CALL FOR A MORATORIUM ON CLUSTER BOMB USE, MANUFACTURE, SALE AND TRANSFER

The Call for a Moratorium

Over the past 35 years cluster bombs have created a persistent and predictable pattern of indiscriminate injury and death both during and after armed conflicts around the world. People in the countries of Vietnam, Laos, Cambodia, Lebanon, Afghanistan, the Sudan, Ethiopia, Iraq and Kuwait can readily testify to the terror of unexploded cluster bombs in their fields, gardens, and villages. The recent use of cluster bombs during wars in Serbia/Kosovo and in Chechnya has once again highlighted this tragedy, as casualties continue to mount from cluster bomb use in these areas. Clearly the humanitarian concerns arising from the use of these weapons call for immediate action by the world community. We the undersigned call on all states and non-state actors to agree to:

1. An immediate moratorium on the use, manufacture, sale, and transfer of cluster bombs, including air-dropped cluster munitions, missile launched cluster munitions, and cluster munitions launched by Multiple Launch Rocket Systems and artillery projectiles (Dual Purpose Improved Conventional Munitions).

2. Further regulation or restriction on cluster bomb use, manufacture, sale, and transfer under the Certain Conventional Weapons Treaty or other appropriate international fora.

3. Strong accountability measures for cluster bomb users, related to ordnance clearance and compensation to victims.


What Are Cluster Bombs?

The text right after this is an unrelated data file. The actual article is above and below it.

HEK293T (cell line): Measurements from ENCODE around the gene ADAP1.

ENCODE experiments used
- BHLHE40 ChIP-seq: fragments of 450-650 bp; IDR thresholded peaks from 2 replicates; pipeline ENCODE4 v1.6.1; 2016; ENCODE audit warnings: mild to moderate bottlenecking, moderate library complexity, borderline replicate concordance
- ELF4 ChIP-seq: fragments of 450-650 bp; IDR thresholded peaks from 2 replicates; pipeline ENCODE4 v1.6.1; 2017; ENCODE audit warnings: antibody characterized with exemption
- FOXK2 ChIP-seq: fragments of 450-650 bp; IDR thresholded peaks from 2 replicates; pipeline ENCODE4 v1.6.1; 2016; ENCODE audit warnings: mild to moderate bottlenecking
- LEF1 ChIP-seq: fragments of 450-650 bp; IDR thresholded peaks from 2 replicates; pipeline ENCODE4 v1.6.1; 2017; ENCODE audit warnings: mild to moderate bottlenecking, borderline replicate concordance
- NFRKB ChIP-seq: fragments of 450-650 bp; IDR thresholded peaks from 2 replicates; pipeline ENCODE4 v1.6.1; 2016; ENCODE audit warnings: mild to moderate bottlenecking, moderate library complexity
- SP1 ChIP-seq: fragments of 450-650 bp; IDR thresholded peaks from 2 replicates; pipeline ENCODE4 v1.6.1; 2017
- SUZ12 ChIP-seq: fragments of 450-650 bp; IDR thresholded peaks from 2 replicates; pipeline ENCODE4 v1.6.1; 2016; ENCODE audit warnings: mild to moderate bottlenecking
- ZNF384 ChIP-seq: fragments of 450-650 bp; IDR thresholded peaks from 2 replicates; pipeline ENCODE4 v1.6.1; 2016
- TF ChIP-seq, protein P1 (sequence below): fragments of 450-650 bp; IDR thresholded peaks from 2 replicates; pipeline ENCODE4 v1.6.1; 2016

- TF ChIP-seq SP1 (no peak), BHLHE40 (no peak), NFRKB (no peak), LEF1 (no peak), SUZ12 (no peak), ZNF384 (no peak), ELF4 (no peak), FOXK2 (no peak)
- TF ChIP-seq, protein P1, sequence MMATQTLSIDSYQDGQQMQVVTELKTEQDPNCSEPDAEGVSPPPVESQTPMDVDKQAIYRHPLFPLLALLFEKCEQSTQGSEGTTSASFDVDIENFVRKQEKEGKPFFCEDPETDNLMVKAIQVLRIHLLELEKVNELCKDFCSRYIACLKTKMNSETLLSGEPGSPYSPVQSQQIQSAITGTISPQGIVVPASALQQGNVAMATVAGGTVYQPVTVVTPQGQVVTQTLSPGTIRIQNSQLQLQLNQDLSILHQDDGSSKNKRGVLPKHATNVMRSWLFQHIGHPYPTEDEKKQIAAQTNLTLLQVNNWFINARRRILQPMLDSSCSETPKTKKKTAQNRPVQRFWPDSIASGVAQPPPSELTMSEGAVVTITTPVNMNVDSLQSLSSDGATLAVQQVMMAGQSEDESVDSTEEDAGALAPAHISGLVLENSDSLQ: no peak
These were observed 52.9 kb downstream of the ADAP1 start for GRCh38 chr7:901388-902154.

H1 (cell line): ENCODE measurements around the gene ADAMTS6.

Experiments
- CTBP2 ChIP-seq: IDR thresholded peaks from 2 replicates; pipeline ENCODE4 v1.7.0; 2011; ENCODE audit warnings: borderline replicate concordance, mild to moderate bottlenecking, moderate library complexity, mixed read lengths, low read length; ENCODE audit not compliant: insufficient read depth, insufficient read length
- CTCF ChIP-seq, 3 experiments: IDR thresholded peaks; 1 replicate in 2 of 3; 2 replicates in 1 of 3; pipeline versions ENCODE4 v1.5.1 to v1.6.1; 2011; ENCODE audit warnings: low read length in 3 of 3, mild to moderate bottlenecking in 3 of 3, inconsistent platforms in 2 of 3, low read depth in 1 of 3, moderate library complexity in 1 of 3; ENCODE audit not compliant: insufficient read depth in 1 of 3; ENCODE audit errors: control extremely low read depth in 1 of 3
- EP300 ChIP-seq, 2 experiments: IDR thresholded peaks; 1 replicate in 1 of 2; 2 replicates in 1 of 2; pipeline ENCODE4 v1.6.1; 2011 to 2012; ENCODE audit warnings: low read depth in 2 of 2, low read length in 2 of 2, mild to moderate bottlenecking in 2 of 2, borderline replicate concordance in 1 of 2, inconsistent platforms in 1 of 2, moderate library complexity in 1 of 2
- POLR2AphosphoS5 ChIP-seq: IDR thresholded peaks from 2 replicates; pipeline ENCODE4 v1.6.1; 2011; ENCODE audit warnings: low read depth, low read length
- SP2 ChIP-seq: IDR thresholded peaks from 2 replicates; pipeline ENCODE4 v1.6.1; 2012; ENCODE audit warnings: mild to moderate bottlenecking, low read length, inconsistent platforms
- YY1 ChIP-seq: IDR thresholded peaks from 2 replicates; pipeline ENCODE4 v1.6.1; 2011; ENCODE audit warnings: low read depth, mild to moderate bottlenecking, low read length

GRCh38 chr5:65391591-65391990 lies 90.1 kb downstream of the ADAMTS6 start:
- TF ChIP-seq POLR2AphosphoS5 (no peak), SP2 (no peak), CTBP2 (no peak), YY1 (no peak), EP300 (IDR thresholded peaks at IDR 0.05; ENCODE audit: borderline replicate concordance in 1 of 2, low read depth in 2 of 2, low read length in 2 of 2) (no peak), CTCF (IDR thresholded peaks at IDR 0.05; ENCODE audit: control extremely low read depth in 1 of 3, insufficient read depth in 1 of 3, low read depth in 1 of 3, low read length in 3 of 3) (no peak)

Cluster bombs are small explosive submunitions or bomblets that are delivered to their targets in larger canisters or shells. They can be delivered by air-launched systems (as bombs from aircraft), ground-based artillery systems (such as Dual Purpose Improved Conventional Munitions in artillery shells or submunitions contained in Multiple Launch Rocket Systems), or missile based systems (such as cruise missiles fired from the air, ground, or sea.

Cluster bombs have anti-personnel fragmentation features which can send hundreds of shards of steel at ballistic speeds over a wide area, or shaped charges which can penetrate heavy armor. Many of the cluster bomb canisters carry hundreds of bomblets. A drop of several canisters can easily create kill zones of a square kilometer or greater in size.


A working definition of cluster weapons is as follows: Cluster warheads or other devices with many bomblets which act through the ejection of a great number of small-calibred fragments or pellets, including combined effects and dual purpose munitions.

The Problem with Cluster Bombs: They Kill Indiscriminately Today and Tomorrow

Cluster bombs kill indiscriminately in two ways. First, their wide-area nature and often poor targeting mechanisms nearly guarantee that unintended victims will die or be injured when the weapons function as designed. Secondly, submunitions continue to kill long after the battle is over because of their failure to explode on contact or as designed. Dud rates are often in the 10-15% range, but may range as high as 30%. While the term dud suggests deactivation, in reality many of the duds are armed but failed to function on initial impact. These submunitions may explode at the slightest touch, and are highly lethal, frequently killing more than one person because of their wide fragmentation patterns. Like landmines, cluster munitions must be located and destroyed one by one, a costly and time consuming process.

In 1976, thirteen nations called for a ban on anti-personnel cluster weapons. Those countries were Algeria, Austria, Egypt, Lebanon, Mali, Mauritania, Mexico, Norway, Sudan, Switzerland, Venezuela, and Yugoslavia. They focused on the immediate effects of cluster weapons, stating in a working paper that: